• The majority of these entanglements were plastic twine or rope, and seals were entangled in green items more than in any other colour.
  • Understanding the effects of marine debris entanglement on the Australian fur seal population can lead to more effective management of the sources of debris and the wildlife that interact with it.
Earth Science
Environmental Science
 Abstract

Marine debris from the Oregon Dungeness crab fishery recovered in the Northwestern Hawaiian Islands: Identification and oceanic drift paths

CC Ebbesmeyer, et al. (2012)
Marine Pollution Bulletin

Summary

  • Two Dungeness crab trap tags and floats lost off the State of Oregon, USA during the 2006-2007 fishing season were recovered 4years later in the Northwestern Hawaiian Islands (NWHI): on Lisianski Island on July 15, 2010; and on Kure Atoll on December 10, 2010.
  • This is the first documented recovery of marine debris from Oregon fisheries in the NWHI.
  • We simulate the oceanic drift tracks of the derelict fishing gear with the Ocean Surface Current Simulator (OSCURS) model using estimated loss dates in Oregon based on interviews with the crab trap owners and known recovery sites and dates in the NWHI.
Earth Science
Environmental Science
 Abstract

U.S. Senate examines concerns about marine debris from 2011 Japan tsunami

R Showstack (2012)
Eos, Transactions American Geophysical Union

Summary

  • Approximately 5 million tons of debris washed into the Pacific Ocean from Japan following the 11 March 2011 tsunami, and the Japanese government estimates that 1.5 million tons may still be floating on or below the ocean surface.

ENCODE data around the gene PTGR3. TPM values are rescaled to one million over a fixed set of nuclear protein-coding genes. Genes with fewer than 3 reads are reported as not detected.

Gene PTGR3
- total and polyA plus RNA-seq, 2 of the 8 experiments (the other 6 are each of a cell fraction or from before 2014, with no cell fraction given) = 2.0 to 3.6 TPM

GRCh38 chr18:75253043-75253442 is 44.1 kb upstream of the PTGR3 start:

• We don't have a clue,” David Kennedy, NOAA assistant administrator for ocean services and coastal zone management, testified before a subcommittee of the Senate Committee on Commerce, Science, and Transportation.
  • He said that some materials pushed by the wind could be expected to float but that materials pushed by currents under the surface are difficult to find.
Earth Science
Physics
 Abstract

Marine Debris & Plastics: Environmental Concerns, Sources, Impacts and Solutions

SB Sheavly, KM Register (2007)
Journal of Polymers and the Environment

Summary

  • Marine debris (marine litter) is one of the most pervasive and solvable pollution problems plaguing the world’s oceans and waterways.
  • Nets, food wrappers, cigarette filters, bottles, resin pellets, and other debris items can have serious impacts on wildlife, habitat, and human safety.
  • Education and outreach programs, strong laws and policies, and governmental and private enforcement are the building blocks for a successful marine pollution prevention initiative.
Engineering
 Abstract